The Mars Chocolate plant in Waco produces about 75 percent of all Snickers products in North America, as well as Skittles and Starburst candies.

Buffalo Wild Wings, the sports bar at 4225 Franklin Ave., reportedly will relocate to Central Texas Marketplace.

Local restaurateur Sammy Citrano, who owns the building Buffalo Wild Wings occupies, said its lease expires Dec. 31. Operators have indicated the restaurant might pursue a new location, Citrano said.

A source who asked not to be named said the wing restaurant will relocate to a building it hopes to place between Bush’s Chicken and David’s Bridal in the shopping center located at Interstate 35, Bagby Avenue and West Loop 340. The source does not serve as an official spokesperson for the chain.

The source said the new Buffalo Wild Wings will have a climate-controlled outdoor patio to accommodate up to 45 people.

“We were going to move in June, but now it will be closer to November,” according to the employee.

Citrano said he has not been told the details of the restaurant’s future plans, adding he will hire local real estate agent Bland Cromwell to market the building.

Fortune honors Mars

The Mars Chocolate North America plant at 1001 Texas Central Parkway in Waco recently was named one of Fortune magazine’s “15 Great Workplaces in Manufacturing & Production in the U.S.” This is the second year the candy maker has landed on the list, which is prepared in conjunction with Great Place to Work Inc.

“We placed No. 14 overall on this ‘best of the best’ list as a result of 90 percent of our associates in the U.S. thinking Mars provides good challenges and working atmosphere, great rewards and great managers, and 96 percent feeling great pride in working for Mars,” the company said in a statement.

The Waco plant produces about 75 percent of all Snickers products in North America, as well as Skittles and Starburst candies.

Mars has created 500 jobs in Waco, and the Greater Waco Chamber of Commerce regularly touts its presence when recruiting industry.

100 most overpaid CEOs has compiled a list of what it believes are the 100 most overpaid CEOs of companies on the Standard & Poor’s 500 index.

Among those making the list was Brenton L. Saunders, CEO of Allergan, who recently toured the Allergan facility in Waco to discuss its 25th anniversary of doing business locally and making several eye care products for worldwide distribution, including Restasis.

He also mentioned that Allergan is looking to expand operations at one plant in North America, and Waco has made the short list.

His total annual compensation, according to the report, is $36.6 million.

He came in at No. 23 on the list, which was topped by David Zaslav, CEO of Discovery Communications, whose annual compensation stands at $156.1 million. Steve Ells and Monty Moran, CEOs of Chipotle Mexican Grill, which recently weathered a food-poisoning scare at several restaurants in the Northeast and closed every location across the country for one day to give employees food-preparation safety training, came in at No. 4. They make $57.1 million a year between them.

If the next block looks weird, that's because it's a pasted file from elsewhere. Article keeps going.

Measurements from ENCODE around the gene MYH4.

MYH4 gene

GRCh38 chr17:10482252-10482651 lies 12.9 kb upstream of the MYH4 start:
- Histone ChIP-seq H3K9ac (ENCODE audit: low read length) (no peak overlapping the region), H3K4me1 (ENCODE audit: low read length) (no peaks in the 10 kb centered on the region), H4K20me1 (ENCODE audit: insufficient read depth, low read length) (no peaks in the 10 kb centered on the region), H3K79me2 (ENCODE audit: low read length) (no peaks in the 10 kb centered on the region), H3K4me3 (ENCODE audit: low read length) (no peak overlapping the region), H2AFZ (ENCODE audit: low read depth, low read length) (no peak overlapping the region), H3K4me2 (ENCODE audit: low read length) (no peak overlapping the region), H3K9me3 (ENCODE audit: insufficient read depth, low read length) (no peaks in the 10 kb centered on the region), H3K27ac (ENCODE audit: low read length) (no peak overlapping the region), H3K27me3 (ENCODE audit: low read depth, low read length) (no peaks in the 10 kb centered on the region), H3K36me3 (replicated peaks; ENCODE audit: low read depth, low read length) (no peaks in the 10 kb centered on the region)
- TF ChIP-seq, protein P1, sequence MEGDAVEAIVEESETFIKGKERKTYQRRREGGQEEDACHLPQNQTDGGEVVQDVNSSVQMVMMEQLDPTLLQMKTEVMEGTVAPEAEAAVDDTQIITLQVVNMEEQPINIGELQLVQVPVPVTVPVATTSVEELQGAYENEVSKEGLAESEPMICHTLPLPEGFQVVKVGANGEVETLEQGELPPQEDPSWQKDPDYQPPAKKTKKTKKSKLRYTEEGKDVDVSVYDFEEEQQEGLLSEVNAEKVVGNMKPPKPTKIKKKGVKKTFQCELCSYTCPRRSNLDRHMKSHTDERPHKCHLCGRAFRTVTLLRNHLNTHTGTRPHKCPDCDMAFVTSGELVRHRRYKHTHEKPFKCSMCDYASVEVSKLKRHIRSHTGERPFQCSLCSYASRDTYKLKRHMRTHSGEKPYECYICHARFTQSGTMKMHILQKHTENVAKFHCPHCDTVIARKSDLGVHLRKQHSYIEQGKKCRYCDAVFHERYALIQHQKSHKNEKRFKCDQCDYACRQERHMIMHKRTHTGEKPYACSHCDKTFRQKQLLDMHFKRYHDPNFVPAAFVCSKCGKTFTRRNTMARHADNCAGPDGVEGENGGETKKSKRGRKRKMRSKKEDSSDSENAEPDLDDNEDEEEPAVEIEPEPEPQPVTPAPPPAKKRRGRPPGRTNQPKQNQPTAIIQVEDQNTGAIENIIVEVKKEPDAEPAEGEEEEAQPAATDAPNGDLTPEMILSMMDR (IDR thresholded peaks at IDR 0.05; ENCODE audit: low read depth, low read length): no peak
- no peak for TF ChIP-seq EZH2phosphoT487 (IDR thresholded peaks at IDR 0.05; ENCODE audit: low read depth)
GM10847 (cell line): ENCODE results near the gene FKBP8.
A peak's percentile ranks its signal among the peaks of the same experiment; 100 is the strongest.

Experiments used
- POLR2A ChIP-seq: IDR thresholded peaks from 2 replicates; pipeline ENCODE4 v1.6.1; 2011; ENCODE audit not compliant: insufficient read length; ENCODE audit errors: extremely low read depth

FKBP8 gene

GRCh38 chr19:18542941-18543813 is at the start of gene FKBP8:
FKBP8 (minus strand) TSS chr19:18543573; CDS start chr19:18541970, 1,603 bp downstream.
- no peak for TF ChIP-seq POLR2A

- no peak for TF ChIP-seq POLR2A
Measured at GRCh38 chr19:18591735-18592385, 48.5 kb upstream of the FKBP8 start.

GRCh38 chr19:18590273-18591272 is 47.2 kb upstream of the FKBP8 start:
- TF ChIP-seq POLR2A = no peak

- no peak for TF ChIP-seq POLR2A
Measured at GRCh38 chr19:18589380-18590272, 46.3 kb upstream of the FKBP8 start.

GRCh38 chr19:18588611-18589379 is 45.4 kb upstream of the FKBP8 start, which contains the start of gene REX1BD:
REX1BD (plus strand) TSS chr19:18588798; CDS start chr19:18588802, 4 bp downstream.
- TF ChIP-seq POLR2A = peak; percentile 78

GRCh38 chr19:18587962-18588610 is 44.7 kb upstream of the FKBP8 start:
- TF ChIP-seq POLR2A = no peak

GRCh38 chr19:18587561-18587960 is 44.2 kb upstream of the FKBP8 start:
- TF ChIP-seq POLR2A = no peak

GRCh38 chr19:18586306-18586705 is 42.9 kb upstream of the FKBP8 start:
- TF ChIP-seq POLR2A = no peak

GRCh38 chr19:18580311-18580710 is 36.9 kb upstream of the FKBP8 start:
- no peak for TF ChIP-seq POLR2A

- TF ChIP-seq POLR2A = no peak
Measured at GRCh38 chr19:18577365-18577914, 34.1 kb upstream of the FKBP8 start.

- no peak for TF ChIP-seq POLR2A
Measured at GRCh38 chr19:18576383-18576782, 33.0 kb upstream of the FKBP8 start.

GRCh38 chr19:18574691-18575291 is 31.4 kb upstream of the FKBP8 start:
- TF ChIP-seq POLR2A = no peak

Robert Iger, CEO of The Walt Disney Co., hit No. 13, with a compensation package of $46.5 million. Others making the list include Steven H. Temaras, CEO of Bed Bath & Beyond, $19.1 million; Oracle Corp.’s Safra A. Catz and Mark Hurd, $75.3 million; Marissa Mayer at Yahoo! Inc., $42.1 million; and Coca-Cola’s Muhtar Kent, $25.2 million.

Of the top 25 most overpaid CEOs, 11 made the list for the second year in a row. The rankings are based on a statistical analysis of company financial performance, as well as an index developed by As You Sow that considers more than 30 additional factors, according to a news release.

The analysis concluded that 17 CEOs made at least $20 million more than they would have had their compensation been aligned with performance.



Farm Bureau exec to retire

Vernie R. Glasson III, 69, executive director and chief operating officer of the Waco-based Texas Farm Bureau, has announced he will retire in July.

His departure marks the end of an era, as his Farm Bureau career spans 43 years. He served as a field representative, commodity specialist, lobbyist and senior manager of public affairs before becoming executive director in 1989.

Glasson told the board of directors, state Farm Bureau leaders and senior management that after 27 years at the helm, it is time for new staff leadership.

Texas Farm Bureau has grown to more than 518,000 member-families in 206 county Farm Bureaus.

Glasson has served with five presidents of the state’s largest farm organization and many other farm and ranch leaders who served on the state board of directors.

“A successor to Vernie will be named by the board of directors, and a transition is planned prior to his departure in July,” Texas Farm Bureau President Russell Boening said. “We certainly will miss Vernie, but he leaves Farm Bureau in great shape.”

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